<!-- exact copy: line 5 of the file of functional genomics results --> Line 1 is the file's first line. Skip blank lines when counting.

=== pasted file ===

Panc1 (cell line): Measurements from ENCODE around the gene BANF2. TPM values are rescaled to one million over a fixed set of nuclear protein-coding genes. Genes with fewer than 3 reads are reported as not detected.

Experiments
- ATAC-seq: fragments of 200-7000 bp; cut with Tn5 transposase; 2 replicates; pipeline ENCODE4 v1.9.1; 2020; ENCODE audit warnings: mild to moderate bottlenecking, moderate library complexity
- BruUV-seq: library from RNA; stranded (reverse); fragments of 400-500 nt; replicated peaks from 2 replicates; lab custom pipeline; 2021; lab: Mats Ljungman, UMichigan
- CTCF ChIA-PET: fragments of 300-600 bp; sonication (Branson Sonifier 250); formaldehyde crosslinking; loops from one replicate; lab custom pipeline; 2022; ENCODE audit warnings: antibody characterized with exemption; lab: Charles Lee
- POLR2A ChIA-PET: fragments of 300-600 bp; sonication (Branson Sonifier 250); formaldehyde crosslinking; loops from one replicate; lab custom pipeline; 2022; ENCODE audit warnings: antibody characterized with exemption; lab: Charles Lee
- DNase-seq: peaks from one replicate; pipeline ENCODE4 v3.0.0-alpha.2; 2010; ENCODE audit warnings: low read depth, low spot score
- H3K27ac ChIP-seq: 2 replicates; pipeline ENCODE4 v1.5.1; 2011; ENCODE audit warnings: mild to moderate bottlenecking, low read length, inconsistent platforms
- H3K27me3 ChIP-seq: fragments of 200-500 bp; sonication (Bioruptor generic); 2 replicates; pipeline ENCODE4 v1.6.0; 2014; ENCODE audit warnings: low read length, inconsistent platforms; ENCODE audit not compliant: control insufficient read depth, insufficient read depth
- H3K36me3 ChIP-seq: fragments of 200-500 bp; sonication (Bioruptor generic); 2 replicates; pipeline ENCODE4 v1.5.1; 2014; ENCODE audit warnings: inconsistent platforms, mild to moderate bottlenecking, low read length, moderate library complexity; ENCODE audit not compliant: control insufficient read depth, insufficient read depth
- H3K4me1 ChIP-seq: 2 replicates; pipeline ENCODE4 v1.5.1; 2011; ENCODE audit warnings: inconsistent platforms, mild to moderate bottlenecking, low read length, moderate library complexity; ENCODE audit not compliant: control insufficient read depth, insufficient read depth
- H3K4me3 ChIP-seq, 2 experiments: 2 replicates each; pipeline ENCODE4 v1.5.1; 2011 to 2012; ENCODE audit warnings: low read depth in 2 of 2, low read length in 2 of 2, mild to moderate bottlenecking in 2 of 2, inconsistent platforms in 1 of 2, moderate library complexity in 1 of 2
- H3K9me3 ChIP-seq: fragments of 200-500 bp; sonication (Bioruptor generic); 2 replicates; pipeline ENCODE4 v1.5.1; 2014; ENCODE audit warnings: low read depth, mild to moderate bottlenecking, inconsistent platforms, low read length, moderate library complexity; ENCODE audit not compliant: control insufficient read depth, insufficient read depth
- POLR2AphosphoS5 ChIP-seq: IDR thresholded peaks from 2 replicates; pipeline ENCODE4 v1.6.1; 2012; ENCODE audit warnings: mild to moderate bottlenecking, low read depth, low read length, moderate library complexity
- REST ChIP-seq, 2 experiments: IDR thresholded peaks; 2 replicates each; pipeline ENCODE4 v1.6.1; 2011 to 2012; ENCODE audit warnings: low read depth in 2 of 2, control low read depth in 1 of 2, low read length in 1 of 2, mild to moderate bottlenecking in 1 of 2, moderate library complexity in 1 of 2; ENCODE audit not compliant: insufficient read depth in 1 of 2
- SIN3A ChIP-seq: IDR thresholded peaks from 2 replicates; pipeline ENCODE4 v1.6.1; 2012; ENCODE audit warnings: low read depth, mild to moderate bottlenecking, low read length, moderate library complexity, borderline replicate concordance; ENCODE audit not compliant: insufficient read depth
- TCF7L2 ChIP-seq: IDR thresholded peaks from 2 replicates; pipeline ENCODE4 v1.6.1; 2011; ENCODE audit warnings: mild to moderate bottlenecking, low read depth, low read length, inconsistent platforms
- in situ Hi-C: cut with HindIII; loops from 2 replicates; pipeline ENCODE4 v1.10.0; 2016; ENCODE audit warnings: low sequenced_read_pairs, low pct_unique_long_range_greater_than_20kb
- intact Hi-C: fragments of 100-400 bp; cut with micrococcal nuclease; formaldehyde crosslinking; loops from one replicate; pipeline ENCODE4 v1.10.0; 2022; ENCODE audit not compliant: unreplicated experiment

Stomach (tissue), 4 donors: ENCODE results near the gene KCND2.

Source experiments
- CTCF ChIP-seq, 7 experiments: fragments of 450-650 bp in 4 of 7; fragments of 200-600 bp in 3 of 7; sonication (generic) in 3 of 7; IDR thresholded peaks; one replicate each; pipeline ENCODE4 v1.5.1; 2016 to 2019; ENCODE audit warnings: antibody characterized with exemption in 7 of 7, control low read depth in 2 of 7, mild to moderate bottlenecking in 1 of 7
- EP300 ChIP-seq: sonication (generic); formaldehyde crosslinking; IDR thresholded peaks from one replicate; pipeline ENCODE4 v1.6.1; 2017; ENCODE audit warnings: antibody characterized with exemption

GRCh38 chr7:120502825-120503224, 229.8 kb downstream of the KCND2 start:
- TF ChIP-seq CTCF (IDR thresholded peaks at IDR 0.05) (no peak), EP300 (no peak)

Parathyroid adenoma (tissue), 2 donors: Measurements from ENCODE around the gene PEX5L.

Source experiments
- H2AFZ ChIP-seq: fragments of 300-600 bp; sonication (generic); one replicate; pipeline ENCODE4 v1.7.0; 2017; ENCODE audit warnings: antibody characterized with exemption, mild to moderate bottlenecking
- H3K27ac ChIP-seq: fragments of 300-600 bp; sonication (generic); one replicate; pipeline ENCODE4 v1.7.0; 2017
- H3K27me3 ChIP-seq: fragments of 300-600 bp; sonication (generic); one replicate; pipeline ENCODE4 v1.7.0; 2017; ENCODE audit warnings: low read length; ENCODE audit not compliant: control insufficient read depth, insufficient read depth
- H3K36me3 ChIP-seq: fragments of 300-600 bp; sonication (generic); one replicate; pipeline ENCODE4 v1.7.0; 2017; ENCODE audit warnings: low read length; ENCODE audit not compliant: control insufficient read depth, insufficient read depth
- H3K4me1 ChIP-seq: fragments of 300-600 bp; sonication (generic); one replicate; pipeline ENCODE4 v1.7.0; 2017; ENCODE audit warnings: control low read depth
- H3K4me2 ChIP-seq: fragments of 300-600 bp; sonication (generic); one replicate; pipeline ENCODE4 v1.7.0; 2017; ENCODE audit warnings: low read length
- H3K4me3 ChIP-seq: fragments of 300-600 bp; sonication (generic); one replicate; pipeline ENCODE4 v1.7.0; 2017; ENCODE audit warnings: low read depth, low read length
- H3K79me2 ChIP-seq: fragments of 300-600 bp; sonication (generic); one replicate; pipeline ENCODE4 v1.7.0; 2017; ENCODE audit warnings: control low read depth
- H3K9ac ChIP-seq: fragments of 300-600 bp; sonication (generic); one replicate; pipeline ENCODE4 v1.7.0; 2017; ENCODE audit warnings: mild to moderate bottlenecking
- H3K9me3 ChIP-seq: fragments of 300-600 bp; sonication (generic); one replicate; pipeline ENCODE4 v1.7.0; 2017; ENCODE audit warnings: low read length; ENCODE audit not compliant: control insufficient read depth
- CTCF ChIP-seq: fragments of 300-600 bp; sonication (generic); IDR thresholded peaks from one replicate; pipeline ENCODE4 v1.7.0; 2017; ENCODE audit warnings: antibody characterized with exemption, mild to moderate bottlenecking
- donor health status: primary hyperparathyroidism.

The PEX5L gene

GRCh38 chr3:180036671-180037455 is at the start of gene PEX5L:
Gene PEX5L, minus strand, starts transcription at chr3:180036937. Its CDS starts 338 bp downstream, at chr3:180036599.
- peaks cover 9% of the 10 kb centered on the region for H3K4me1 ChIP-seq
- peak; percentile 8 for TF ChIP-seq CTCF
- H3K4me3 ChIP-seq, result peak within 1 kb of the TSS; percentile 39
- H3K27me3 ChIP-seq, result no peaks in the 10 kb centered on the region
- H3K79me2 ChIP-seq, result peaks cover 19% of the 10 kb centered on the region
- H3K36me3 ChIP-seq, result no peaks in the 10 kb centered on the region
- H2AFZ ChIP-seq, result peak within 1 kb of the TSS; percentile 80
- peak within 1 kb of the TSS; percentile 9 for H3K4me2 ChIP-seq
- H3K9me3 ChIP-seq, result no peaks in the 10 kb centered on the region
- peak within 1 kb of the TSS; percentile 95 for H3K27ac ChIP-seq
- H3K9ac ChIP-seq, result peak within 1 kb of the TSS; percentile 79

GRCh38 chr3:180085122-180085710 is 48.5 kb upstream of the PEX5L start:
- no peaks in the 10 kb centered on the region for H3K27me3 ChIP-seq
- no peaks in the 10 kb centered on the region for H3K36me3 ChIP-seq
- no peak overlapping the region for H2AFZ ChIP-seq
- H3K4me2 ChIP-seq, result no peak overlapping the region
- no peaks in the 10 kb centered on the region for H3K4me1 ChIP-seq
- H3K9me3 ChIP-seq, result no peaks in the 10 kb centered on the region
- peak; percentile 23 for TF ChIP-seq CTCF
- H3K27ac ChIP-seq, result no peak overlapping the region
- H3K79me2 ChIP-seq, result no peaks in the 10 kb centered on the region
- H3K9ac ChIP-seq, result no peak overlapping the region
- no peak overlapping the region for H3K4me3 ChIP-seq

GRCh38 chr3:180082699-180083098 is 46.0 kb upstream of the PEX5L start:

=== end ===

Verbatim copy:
- CTCF ChIA-PET: fragments of 300-600 bp; sonication (Branson Sonifier 250); formaldehyde crosslinking; loops from one replicate; lab custom pipeline; 2022; ENCODE audit warnings: antibody characterized with exemption; lab: Charles Lee